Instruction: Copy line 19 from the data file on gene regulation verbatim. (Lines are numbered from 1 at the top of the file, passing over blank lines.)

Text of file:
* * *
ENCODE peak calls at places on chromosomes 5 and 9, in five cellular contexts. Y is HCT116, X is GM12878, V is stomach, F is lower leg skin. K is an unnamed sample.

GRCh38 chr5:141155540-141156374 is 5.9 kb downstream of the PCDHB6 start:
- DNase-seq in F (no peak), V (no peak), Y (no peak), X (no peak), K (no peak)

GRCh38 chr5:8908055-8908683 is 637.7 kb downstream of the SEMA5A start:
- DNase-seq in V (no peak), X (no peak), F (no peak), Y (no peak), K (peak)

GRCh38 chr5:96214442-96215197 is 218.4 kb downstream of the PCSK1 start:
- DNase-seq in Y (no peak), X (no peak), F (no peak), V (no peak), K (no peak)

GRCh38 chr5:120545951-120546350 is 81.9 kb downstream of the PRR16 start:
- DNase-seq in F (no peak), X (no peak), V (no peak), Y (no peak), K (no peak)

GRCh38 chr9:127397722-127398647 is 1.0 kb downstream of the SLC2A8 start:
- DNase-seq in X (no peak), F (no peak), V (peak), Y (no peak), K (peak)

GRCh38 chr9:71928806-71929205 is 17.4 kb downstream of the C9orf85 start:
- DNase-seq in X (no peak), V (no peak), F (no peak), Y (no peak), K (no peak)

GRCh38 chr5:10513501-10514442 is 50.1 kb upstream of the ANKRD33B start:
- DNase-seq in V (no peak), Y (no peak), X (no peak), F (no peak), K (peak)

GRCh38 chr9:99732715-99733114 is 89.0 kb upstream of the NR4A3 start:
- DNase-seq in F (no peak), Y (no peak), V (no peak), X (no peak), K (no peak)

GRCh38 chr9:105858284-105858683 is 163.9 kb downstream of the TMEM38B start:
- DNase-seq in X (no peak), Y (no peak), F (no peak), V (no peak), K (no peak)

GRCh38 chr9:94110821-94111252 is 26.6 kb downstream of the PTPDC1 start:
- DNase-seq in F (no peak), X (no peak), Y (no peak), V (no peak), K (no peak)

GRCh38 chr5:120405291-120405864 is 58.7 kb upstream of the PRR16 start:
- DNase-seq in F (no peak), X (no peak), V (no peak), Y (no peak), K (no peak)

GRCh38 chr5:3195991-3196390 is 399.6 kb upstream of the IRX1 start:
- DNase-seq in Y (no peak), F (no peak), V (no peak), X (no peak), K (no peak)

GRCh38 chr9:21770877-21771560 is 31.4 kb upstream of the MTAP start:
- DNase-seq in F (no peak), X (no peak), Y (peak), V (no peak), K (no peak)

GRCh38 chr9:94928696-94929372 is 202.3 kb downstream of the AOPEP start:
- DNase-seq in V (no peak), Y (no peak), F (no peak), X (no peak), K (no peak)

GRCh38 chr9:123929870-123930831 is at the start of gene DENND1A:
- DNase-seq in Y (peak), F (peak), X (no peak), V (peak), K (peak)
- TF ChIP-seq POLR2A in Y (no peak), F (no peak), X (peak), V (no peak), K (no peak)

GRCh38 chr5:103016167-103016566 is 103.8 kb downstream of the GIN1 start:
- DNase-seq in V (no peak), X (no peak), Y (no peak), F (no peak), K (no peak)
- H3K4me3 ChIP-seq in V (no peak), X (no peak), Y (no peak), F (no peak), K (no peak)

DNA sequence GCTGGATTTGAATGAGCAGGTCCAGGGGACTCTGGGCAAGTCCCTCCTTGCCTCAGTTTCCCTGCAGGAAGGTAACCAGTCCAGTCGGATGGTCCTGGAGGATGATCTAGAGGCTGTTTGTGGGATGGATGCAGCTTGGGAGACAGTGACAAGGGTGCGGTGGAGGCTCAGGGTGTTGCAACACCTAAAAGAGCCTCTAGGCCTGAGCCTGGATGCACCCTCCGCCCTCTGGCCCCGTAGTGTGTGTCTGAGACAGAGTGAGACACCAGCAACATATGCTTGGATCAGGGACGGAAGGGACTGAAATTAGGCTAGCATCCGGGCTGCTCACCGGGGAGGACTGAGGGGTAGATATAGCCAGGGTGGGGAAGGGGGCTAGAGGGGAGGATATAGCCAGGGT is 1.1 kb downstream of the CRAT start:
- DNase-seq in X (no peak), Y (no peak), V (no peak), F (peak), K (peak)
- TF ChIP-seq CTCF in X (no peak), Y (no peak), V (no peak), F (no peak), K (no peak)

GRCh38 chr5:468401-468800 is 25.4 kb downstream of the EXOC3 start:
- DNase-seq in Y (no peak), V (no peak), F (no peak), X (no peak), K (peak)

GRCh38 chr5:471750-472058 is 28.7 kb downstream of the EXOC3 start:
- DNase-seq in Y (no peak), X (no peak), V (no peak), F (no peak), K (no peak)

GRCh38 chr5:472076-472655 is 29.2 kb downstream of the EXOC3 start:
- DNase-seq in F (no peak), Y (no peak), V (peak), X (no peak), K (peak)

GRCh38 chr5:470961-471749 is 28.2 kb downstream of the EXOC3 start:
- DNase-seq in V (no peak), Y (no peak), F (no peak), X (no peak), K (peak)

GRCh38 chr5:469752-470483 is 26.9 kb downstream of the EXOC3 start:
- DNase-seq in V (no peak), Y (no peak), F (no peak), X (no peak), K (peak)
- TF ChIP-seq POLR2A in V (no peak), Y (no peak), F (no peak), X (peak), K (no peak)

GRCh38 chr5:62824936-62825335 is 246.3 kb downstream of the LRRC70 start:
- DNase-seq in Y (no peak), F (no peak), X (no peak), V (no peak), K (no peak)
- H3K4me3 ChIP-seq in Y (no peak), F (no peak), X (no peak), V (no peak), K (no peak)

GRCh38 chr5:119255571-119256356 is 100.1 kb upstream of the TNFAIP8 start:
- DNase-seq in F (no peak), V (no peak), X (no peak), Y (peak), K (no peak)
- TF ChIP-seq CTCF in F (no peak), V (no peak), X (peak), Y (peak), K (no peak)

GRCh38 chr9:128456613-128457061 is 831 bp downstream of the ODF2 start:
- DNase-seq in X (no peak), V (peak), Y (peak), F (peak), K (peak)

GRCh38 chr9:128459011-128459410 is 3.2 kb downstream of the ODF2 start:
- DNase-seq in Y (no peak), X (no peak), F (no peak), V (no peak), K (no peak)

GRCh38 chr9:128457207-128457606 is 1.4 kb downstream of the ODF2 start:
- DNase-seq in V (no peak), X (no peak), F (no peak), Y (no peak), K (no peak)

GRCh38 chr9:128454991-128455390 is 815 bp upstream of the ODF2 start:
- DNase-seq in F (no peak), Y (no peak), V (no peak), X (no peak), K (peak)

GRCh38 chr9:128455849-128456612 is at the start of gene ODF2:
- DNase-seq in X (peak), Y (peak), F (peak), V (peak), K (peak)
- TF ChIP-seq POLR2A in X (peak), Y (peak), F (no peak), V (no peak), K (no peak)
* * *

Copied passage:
- DNase-seq in X (no peak), Y (no peak), F (no peak), V (no peak), K (no peak)